The U.K. government is once again amping up counter-terrorism rhetoric against Internet companies, with Prime Minister David Cameron telling Parliament yesterday that digital communications firms’ networks are “being used to plot murder and mayhem”, and asserting that web companies have a “social responsibility to act on this”.
“Terrorists are using the internet to communicate with each other and we must not accept that these communications are beyond the reach of the authorities or the internet companies themselves,” he added.
He was speaking following the publication of a report by Parliament’s Intelligence and Security Committee (ISC) into the killing in London in 2013 of British soldier Lee Rigby by two men who had espoused extremist views online.
The Prime Minister’s comments also came one day ahead of the publication of the government’s Anti-Terrorism and Security Bill, due to be published later today, which sets out new counter-terror measures — including requirements on ISPs and mobile operators to retain more user data.
The ISC’s report, which examines whether Rigby’s killing could have been prevented, details a series of failures on the part of the intelligence agencies, who did have both men on their radar prior to the killing. Indeed, the men had cropped up in agency investigations a total of seven times before the fatal attack on Rigby in broad daylight, outside his South London barracks.
However the ISC concludes that the only “decisive” possibility for preventing the attack involved an unnamed Internet company — since identified by the BBC as Facebook — whose platform had been used by Adebowale to communicate a graphic intent to murder a soldier.
The committee writes:
The one issue which we have learned of which, in our view, could have been decisive only came to light after the attack. This was an online exchange in December 2012 between Adebowale and an extremist overseas, in which Adebowale expressed his intent to murder a soldier in the most graphic and emotive manner. This was highly significant. Had MI5 had access to this exchange at the time, Adebowale would have become a top priority. There is then a significant possibility that MI5 would have been able to prevent the attack.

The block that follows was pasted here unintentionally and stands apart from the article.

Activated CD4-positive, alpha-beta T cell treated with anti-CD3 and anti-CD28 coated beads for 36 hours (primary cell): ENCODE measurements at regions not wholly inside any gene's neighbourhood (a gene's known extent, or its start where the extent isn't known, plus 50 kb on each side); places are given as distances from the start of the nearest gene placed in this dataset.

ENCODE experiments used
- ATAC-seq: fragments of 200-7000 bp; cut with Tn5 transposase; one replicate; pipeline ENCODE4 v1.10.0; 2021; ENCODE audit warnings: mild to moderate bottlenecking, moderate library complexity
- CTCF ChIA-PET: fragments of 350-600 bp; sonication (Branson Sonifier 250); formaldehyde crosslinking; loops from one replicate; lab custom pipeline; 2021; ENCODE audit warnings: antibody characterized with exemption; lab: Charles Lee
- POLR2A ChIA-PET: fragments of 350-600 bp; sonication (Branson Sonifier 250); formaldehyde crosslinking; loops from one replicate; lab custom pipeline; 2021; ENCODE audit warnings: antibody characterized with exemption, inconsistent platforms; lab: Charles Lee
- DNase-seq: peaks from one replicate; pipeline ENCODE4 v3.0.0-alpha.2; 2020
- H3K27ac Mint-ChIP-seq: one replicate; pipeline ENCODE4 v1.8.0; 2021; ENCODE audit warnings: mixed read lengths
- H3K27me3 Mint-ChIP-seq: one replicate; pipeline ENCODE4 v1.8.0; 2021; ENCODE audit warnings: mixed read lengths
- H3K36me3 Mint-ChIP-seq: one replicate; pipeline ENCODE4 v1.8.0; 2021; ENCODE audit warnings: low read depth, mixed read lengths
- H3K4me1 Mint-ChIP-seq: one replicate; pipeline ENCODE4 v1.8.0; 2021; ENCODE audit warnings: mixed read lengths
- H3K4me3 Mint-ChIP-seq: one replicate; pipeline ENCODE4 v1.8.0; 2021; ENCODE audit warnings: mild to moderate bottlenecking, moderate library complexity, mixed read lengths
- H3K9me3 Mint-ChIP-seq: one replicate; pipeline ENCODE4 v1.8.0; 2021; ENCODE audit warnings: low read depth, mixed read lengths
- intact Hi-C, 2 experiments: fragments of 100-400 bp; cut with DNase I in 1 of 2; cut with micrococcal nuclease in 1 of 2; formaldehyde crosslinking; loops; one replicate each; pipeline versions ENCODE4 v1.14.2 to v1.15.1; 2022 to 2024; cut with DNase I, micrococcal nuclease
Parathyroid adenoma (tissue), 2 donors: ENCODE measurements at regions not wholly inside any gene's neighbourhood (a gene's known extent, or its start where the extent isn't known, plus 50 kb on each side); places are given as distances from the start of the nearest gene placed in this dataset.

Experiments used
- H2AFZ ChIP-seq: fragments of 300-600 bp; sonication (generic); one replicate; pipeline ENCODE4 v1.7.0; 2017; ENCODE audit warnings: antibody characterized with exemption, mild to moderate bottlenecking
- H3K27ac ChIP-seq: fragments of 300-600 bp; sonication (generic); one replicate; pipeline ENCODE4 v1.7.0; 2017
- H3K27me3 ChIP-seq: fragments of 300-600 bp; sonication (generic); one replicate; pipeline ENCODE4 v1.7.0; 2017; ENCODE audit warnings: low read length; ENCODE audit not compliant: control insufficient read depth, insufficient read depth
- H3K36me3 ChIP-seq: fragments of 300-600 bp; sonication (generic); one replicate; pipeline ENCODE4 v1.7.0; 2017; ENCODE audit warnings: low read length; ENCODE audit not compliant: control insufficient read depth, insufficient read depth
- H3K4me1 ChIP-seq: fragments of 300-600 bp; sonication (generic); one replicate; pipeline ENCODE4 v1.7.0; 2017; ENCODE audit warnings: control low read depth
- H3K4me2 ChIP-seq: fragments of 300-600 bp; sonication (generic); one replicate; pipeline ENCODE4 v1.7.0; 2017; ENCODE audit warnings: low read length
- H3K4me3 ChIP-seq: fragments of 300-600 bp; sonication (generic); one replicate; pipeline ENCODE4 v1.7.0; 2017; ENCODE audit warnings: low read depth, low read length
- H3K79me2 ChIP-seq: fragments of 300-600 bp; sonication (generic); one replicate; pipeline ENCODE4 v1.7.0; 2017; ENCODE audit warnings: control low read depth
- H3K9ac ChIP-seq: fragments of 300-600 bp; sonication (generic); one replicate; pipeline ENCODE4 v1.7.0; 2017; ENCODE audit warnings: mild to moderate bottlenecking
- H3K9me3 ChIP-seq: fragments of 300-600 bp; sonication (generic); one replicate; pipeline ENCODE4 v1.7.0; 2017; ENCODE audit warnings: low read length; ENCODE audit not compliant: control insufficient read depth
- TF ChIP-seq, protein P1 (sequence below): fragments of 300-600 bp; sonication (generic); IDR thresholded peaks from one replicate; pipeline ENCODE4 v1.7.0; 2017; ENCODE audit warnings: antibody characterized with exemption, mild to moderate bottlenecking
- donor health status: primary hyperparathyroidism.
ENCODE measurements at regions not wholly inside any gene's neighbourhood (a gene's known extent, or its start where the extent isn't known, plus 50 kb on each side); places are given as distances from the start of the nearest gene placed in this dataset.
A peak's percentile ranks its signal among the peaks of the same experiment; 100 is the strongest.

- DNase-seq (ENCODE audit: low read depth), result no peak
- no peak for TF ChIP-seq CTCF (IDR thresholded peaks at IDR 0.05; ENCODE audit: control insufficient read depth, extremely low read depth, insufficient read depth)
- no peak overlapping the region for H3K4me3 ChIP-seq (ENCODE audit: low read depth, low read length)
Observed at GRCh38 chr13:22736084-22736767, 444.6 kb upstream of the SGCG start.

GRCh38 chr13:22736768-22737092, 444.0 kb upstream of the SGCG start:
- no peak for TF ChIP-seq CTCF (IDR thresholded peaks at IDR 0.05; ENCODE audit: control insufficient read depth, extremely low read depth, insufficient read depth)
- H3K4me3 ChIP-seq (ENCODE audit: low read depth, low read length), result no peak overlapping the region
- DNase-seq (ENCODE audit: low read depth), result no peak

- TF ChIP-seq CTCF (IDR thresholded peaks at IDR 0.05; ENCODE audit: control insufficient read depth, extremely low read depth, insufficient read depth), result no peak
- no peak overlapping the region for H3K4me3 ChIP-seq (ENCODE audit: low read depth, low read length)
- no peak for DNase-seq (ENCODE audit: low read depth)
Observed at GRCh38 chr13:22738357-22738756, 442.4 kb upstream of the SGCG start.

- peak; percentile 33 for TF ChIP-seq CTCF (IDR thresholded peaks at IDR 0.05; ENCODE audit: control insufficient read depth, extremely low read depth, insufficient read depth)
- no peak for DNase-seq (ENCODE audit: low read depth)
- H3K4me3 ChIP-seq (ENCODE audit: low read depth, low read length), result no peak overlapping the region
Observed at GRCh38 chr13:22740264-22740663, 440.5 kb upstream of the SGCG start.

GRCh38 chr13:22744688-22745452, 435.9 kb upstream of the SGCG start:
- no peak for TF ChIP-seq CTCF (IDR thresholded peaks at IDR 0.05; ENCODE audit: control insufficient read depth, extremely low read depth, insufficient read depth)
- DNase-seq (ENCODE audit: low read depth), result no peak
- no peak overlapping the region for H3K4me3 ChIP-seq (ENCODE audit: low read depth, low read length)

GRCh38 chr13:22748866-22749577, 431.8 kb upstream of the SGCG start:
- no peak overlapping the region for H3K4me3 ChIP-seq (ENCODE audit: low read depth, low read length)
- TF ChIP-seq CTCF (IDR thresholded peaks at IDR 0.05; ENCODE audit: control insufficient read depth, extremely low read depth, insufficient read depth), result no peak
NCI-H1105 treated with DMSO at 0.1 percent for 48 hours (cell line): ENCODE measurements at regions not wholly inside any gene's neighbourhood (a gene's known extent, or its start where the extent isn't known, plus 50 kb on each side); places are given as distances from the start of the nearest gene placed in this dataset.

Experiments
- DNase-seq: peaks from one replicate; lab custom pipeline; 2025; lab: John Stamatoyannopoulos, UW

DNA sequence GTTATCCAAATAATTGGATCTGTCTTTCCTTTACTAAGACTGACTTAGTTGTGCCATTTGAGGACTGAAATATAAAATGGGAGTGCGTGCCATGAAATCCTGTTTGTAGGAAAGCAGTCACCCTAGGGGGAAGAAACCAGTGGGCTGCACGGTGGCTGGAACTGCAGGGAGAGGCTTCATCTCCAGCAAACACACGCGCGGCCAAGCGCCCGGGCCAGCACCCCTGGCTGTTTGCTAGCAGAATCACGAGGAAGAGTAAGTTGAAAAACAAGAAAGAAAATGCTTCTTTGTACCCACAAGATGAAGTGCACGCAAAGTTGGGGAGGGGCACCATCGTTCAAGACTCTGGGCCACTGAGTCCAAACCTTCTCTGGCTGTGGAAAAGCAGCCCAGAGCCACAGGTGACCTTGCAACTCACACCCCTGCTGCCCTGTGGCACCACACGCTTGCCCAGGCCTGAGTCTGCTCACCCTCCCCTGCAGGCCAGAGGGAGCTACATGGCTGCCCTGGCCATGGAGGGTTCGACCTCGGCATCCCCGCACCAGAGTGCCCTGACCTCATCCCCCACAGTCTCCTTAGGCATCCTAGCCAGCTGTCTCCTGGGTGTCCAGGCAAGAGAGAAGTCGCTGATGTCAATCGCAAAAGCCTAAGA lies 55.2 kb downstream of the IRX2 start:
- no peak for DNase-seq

We have examined whether the Agencies could have discovered this intelligence before the attack, had they had cause to do so: it is highly unlikely. What is clear is that the one party which could have made a difference was the company on whose system the exchange took place. However, this company does not regard themselves as under any obligation to ensure that they identify such threats, or to report them to the authorities. We find this unacceptable: however unintentionally, they are providing a safe haven for terrorists.
The PM seized on the committee’s report to once again tighten the security screw on Internet companies, arguing they should take a more active role in anti-terror surveillance by doing more to identify extremist content on their networks and bringing it to the attention of the security agencies.
(It should be noted that Facebook does have anti-terrorist content policies in place already and shuts down accounts where it identifies such content. The firm told the BBC in a statement: “We do not allow terrorist content on the site and take steps to prevent people from using our service for these purposes.” The BBC also has a good analysis of what Facebook is doing now, and whether it could do more.)
Earlier this month Cameron talked up an agreement secured with the U.K.’s major ISPs to introduce stricter filtering for extremist material online, including introducing a public reporting button for terrorist and extremist content online. Giving a speech at the time he said he was intent on getting Internet companies to be “more pro-active” in the filtering of the content on their platforms.
The PM’s comments also follow a public appeal to Internet companies by Robert Hannigan, the new chief of U.K. spy agency GCHQ, earlier in November, urging web firms to co-operate with intelligence services to hand over user data. The firms in question are predominantly U.S. based, with Hannigan specifically name-checking Facebook, Twitter and WhatsApp as conduits being used by ISIS to communicate and spread their extremist propaganda.
Why is the U.K. government so vehemently targeting foreign Internet companies to adopt a more active counter-terror role? In part it draws attention away from the intelligence failures of the U.K.’s own security services, and by implication the U.K. government’s failures. While the imperative for this political rhetoric is of course ISIS and its success at appropriating Western social media channels to spread extremist propaganda.
Making a moral case for Internet companies to act applies political pressure to firms that lie outside the government’s direct sphere of control — albeit GCHQ does tap undersea cables and can and does spy on some Internet traffic this way. But the agency told the ISC its surveillance abilities from this type of indiscriminate intercept method are “limited”. Which, incidentally, sounds like a really good argument against digital dragnets.